This can occur via: Artificial selection humans select desirable traits within a domestic population Natural selection traits beneficial to the current environment are selected within a natural population

2011 Pearson Education, Inc.

Fitness and Adaptation


Fitness is the ability of an individual to produce offspring. Individuals with high fitness produce many surviving offspring.
Adaptation is a trait that increases the fitness of an individual in a particular environment.

2011 Pearson Education, Inc.

The Tree of Life


The cell theory and the theory of evolution by natural selection imply that all species come from preexisting species and that all species, past and present, trace their ancestry back to a single common ancestor.
Speciation is a divergence process in which natural selection has caused populations of one species to diverge to form new species.

The tree of life is a family tree of organisms that describes the genealogical relationships among species with a single ancestral species at its base.
Phylogeny is the actual genealogical relationships among all organisms.
2011 Pearson Education, Inc.

Using Molecules to Understand the Tree of Life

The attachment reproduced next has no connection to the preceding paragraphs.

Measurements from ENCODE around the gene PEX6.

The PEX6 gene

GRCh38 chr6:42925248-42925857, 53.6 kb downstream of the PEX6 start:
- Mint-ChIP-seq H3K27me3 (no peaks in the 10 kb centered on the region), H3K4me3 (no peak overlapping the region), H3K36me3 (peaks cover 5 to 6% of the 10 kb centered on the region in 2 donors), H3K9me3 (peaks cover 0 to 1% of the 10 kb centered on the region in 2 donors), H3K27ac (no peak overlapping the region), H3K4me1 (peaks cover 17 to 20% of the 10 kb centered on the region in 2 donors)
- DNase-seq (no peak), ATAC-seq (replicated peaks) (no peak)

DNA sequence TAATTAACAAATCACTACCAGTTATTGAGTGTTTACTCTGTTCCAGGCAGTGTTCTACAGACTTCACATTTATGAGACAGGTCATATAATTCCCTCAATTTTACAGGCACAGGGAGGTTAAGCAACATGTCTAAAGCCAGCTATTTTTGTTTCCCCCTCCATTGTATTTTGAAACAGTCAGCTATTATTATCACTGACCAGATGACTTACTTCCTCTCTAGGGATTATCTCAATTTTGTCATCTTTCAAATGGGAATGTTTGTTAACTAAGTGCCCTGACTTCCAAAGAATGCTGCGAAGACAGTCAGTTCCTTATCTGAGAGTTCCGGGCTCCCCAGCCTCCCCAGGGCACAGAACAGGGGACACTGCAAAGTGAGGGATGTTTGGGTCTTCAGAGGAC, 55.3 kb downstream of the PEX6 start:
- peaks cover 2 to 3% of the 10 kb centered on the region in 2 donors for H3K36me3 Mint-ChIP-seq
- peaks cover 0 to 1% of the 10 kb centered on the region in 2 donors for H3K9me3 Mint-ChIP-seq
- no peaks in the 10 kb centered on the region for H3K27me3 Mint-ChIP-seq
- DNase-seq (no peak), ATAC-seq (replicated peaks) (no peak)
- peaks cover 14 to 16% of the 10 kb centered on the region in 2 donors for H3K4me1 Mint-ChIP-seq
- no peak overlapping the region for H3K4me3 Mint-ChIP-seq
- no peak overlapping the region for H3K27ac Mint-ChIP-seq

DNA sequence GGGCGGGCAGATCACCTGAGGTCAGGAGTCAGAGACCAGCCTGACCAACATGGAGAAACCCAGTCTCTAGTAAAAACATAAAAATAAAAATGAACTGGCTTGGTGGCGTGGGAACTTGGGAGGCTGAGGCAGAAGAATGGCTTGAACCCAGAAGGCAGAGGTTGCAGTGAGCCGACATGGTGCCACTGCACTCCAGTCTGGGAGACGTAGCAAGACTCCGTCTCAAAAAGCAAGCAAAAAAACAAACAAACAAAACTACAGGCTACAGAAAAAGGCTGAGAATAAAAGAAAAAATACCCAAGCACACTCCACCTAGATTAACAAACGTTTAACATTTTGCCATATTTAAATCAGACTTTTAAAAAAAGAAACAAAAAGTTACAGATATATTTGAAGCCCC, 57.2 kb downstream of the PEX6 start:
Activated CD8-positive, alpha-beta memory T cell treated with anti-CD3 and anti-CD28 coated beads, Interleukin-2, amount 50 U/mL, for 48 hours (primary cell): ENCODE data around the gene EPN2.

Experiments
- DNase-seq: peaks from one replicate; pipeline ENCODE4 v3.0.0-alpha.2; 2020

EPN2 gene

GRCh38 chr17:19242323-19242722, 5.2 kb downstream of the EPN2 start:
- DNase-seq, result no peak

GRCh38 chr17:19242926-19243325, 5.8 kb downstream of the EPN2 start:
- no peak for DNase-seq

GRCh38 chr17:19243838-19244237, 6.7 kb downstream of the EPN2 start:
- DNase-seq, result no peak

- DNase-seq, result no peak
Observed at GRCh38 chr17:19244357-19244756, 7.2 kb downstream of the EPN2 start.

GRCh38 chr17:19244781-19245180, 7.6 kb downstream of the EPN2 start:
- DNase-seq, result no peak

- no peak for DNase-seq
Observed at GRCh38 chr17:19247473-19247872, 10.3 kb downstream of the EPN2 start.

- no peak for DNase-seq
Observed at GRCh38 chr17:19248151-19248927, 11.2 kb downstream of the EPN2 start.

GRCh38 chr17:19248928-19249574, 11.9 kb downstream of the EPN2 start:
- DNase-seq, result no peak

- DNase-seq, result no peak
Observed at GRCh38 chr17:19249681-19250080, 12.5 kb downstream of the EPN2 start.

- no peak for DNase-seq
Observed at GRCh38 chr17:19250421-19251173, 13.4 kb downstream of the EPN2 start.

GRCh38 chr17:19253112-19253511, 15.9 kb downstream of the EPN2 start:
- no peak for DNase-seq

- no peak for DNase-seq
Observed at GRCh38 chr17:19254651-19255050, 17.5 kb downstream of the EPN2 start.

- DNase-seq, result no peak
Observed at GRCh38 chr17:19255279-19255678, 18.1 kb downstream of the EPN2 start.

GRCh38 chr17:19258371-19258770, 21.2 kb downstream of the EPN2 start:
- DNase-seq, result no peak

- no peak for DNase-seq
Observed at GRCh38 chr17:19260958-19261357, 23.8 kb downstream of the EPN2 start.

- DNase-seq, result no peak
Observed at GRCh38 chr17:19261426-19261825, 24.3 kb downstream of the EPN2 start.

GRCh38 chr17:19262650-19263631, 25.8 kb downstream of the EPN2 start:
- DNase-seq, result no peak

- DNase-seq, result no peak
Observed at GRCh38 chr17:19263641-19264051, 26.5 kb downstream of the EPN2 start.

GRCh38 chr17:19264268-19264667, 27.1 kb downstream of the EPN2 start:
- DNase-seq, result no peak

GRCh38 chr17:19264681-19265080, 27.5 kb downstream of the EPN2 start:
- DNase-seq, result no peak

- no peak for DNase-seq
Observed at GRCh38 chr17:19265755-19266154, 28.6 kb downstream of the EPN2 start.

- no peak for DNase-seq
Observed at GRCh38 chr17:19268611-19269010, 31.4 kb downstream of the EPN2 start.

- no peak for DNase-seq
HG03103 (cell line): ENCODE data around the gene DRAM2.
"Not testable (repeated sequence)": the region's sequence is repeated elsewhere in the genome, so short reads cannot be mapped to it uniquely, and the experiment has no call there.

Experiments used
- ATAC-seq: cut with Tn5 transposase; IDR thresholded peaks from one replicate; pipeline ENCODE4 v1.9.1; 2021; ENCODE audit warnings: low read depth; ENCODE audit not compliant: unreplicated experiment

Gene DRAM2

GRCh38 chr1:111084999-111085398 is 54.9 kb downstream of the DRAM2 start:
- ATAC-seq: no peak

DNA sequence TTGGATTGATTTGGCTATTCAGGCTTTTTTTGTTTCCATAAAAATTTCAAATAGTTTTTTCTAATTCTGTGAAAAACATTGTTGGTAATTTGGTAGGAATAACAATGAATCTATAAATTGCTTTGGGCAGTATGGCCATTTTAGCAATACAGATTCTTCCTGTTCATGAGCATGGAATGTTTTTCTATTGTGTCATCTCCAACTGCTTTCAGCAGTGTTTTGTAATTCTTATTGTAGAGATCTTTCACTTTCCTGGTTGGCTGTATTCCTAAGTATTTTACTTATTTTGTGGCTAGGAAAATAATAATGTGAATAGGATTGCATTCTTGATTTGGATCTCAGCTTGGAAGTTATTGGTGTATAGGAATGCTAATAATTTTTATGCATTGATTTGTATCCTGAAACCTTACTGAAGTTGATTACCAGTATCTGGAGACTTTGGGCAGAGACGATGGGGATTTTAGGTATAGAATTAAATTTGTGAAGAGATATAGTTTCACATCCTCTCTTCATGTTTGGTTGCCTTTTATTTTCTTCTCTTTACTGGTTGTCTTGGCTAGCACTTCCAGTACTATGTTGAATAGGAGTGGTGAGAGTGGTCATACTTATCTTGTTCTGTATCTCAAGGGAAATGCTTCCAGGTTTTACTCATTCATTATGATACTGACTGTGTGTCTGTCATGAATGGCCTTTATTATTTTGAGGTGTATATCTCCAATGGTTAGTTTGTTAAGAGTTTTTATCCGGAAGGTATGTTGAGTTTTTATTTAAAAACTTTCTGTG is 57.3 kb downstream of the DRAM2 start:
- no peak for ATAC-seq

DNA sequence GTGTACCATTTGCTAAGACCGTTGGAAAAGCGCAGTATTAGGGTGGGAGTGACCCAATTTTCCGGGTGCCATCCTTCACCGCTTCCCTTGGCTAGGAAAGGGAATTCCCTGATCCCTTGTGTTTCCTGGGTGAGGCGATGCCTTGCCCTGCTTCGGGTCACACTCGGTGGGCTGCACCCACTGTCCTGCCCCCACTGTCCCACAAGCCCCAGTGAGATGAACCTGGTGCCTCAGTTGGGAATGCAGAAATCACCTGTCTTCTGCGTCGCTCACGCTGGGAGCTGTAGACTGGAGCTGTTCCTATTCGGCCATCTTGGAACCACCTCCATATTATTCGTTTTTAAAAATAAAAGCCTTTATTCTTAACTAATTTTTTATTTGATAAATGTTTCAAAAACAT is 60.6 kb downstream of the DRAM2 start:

Carl Woese and colleagues studied small subunit ribosomal RNA (rRNA), a molecule found in all organisms, to understand evolutionary relationships. rRNA is comprised of four chemical units called ribonucleotides. Symbolized by letters A, U, C, & G The sequence of ribonucleotides can change during evolution.
Based on the theory of evolution, rRNA sequences should be very similar in closely related organisms but less similar in less closely related organisms.
2011 Pearson Education, Inc.

2011 Pearson Education, Inc.

The Phylogenic Tree of Life


A phylogenetic tree reflects relationships between species. Branches that share a recent common ancestor represent species that are closely related; branches that dont share recent common ancestors represent species that are more distantly related.

2011 Pearson Education, Inc.

2011 Pearson Education, Inc.

2011 Pearson Education, Inc.

2011 Pearson Education, Inc.

Interpreting the Tree of Life


The tree of life indicates three major groups of organisms: the eukaryotes Eukarya and two groups of prokaryotes Bacteria and Archaea. Fungi and animals are more closely related to each other than either is to plants. Traditional classification schemes were often inaccurate.
The location of certain branches on the tree is hotly debated and the shape of the tree will continue to change as databases expand.